Originally posted at my EdWeek Teacher blog, Capturing the Spark (5/26/16).
My Facebook and Twitter feeds are starting to show signs of summer – the pressure of final exams and report cards, the joy of graduations, the bittersweet feelings after a satisfying year or the relief of ending one that disappointed. There are also social media posts about teachers’ summer learning. Workshops and conferences and trainings continue. And then, the words that warm this English teacher’s heart: summer reading!
Some of that reading is for sheer pleasure, long delayed in my case. Time is so limited during the school year that I don’t end up reading much fiction until summer; I find it difficult to enjoy a novel in small bites. I need time to take huge gulps, filling myself with chapters at a time. My social media streams are showing some interesting opportunities to blend pleasure reading and professional networking, through virtual book clubs. Talks With Teachers has a book club organized on Facebook. The National Board for Professional Teaching Standards will be using Twitter to chat about books, starting with Francisco Jimenez’s book The Circuit. The author will join in as well.
— Peggy Brookins, NBCT (@Pbrookins44) May 23, 2016
Book clubs are a fine approach, but for additional learning, I’m going to suggest a topic that would be valuable for any educator in the country. For reasons more complicated than I intend to explore here, but including the upcoming election, conversations about race, ethnicity, diversity, and inclusion are more essential than ever. Within our schools, we should be looking at proactive ways to address these topics, rather than waiting to react to the inevitable spillover of social tensions on to our campuses.
We also owe it to our future graduates. When I think about high school students heading off to college, or the military, or the workplace, I question their readiness – not to read, write, speak, calculate or compute, but to readily understand and productively engage with people of all backgrounds, regarding the issues that we grapple with as a country. Their abilities in this area are directly tied to our cultural competencies as educators.
So in addition to educating ourselves about curriculum and instruction this summer, let’s think about ways to expand our understanding of race and racial issues in the United States (bearing in mind that when we talk about race, we’re dealing with a social construct, and not a biological or anthropological reality). Whatever your personal identity and background might be, and whatever your starting point with these issues, there’s more to learn. The more we know, the more equipped we are to understand the people in our schools and communities, and the world around us.
With that in mind, here are some of my summer plans, and suggestions in reading and non-print media as well.
For starters, I’ve had Isabel Wilkerson’s The Warmth of Other Suns waiting on my desk for months. This Pulitzer Prize-winning non-fiction book traces the history of the Great Migration of African-Americans out of the South in the years 1915 to 1970. I expect that the book sheds some light on trends, policies, and events that shaped and continue to influence American society and racial dynamics to this day.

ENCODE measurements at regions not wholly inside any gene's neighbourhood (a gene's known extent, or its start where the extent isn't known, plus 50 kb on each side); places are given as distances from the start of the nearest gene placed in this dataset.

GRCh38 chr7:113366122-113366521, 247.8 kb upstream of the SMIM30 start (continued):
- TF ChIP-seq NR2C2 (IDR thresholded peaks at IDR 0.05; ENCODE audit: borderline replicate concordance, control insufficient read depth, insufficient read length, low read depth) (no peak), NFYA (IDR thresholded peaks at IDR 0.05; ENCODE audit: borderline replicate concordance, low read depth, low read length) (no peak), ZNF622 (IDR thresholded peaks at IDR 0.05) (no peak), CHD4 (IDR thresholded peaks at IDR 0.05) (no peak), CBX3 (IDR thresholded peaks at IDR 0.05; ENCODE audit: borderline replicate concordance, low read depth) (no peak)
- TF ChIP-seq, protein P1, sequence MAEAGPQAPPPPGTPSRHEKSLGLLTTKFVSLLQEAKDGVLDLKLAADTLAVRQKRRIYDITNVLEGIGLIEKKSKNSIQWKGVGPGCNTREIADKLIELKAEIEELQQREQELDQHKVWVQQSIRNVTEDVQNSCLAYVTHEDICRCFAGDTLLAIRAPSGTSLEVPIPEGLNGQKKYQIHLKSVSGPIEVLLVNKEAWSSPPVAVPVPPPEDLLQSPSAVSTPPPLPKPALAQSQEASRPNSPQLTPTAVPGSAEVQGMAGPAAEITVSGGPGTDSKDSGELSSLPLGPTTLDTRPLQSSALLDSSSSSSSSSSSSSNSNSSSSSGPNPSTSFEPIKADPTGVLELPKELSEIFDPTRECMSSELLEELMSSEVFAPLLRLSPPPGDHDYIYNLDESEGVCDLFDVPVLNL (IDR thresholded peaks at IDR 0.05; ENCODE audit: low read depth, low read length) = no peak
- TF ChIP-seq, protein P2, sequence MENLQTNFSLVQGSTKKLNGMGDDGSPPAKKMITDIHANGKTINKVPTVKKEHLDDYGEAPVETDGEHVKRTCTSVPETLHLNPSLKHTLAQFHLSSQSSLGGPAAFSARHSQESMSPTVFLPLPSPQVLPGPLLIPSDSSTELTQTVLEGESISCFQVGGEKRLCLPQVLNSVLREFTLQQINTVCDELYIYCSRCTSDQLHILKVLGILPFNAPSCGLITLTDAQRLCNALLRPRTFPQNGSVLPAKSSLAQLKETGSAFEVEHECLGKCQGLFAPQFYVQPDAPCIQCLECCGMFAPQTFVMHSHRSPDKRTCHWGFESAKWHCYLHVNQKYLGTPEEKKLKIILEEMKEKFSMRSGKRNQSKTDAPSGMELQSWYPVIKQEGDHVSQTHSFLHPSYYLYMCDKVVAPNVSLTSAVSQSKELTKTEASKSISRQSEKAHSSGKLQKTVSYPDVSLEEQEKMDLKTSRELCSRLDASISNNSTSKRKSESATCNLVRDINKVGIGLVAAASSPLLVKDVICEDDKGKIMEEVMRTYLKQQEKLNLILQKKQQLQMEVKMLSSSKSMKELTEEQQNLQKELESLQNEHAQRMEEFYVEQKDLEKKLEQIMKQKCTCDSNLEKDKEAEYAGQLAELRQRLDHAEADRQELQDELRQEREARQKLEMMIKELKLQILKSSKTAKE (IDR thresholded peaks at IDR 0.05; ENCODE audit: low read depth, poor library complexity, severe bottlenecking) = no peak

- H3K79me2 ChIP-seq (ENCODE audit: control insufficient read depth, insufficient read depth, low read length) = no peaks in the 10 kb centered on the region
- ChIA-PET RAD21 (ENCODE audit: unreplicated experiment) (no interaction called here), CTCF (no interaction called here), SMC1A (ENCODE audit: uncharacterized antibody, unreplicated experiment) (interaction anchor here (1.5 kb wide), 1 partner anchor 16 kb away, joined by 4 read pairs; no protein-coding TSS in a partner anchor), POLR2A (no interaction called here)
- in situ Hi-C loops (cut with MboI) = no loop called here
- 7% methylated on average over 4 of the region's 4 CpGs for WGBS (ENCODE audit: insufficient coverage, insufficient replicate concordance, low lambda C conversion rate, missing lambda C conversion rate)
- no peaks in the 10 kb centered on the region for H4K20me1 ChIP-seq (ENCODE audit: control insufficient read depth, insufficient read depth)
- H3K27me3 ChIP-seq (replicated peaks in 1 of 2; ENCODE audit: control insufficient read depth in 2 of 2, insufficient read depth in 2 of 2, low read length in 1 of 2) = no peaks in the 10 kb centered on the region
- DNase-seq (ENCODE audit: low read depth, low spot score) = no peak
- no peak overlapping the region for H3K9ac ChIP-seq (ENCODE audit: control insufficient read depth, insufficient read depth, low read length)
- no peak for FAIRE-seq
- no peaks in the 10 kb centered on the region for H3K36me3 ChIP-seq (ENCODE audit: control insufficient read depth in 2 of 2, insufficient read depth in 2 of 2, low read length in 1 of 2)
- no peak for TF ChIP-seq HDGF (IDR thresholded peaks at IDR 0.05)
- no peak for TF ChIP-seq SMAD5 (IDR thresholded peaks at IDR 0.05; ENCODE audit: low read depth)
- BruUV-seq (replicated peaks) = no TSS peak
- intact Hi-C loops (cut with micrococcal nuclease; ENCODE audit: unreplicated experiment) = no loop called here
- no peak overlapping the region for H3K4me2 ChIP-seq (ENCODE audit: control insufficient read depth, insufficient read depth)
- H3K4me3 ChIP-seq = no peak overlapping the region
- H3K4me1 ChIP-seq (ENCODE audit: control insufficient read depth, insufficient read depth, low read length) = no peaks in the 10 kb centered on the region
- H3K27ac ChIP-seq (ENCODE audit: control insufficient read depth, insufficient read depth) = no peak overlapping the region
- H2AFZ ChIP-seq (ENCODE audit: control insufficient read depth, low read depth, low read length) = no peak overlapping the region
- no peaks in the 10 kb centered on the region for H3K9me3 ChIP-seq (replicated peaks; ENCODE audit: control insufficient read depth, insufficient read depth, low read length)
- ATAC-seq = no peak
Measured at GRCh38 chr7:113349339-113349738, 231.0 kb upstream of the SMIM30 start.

Persepolis: The Story of a Childhood, is Marjane Satrapi’s graphic memoir of growing up in Iran during the Islamic Revolution. It’s not a new book, but it will be new to my teaching repertoire next year, so I’ll be reading and studying it this summer as well.
If not books, how about articles and blogs? There are too many to start a list in this post, so instead, I’ll give a shout out to fellow EdWeek Teacher blogger Christina Torres, and suggest you check out The Intersection: An Examination of Society, Culture, and Race in U.S. Schools. Then, consider EduColor as a resource to add to your personal learning pathway, and if you’re using Tweetdeck or Hootsuite as your Twitter app, keep a column open for the #EduColor hashtag.
Moving to other media, I’ll be watching more of W. Kamau Bell’s CNN mini-series “United Shades of America,” in which Bell travels around the country talking about race, and issues affecting people of color in the U.S. today. In one episode I’ve seen, Bell met with KKK members in a few different towns (or outside the towns), and also a predominantly white community group in one of those towns, actively resisting racism in their community. Another episode brought Bell to Camden, New Jersey, to talk about relations between police and communities of color. I’m not crazy about the pace of the show, which is understandly constrained by commercial breaks, but even if it could go deeper at times, it’s interesting enough to continue watching.
If you’re into podcasts, try “Truth Be Told.” Produced by KQED-FM (San Francisco) and Public Radio International, these hour-long shows offer deeper discussions about race, with a combination of expert analysis and opinion, and listeners’ stories to illustrate the theme of each show. Many of these would be appropriate for use with students, or simply recommended to students even without classroom use. Episodes have dealt with race in the workplace and on campus, in dating and in multiracial families, and there’s even an episode on being white in America.
Taking steps to educate ourselves continually is a starting point. That learning really gains value when we engage with others, through words and deeds. We need to be about the work of making schools, classrooms, and communities more inclusive, more culturally competent and responsive. The intricacies of that work vary widely based on the context, and there will be mistakes along the way. If we truly value risk-taking as part of learning for our students, then it shouldn’t stop us in our own work.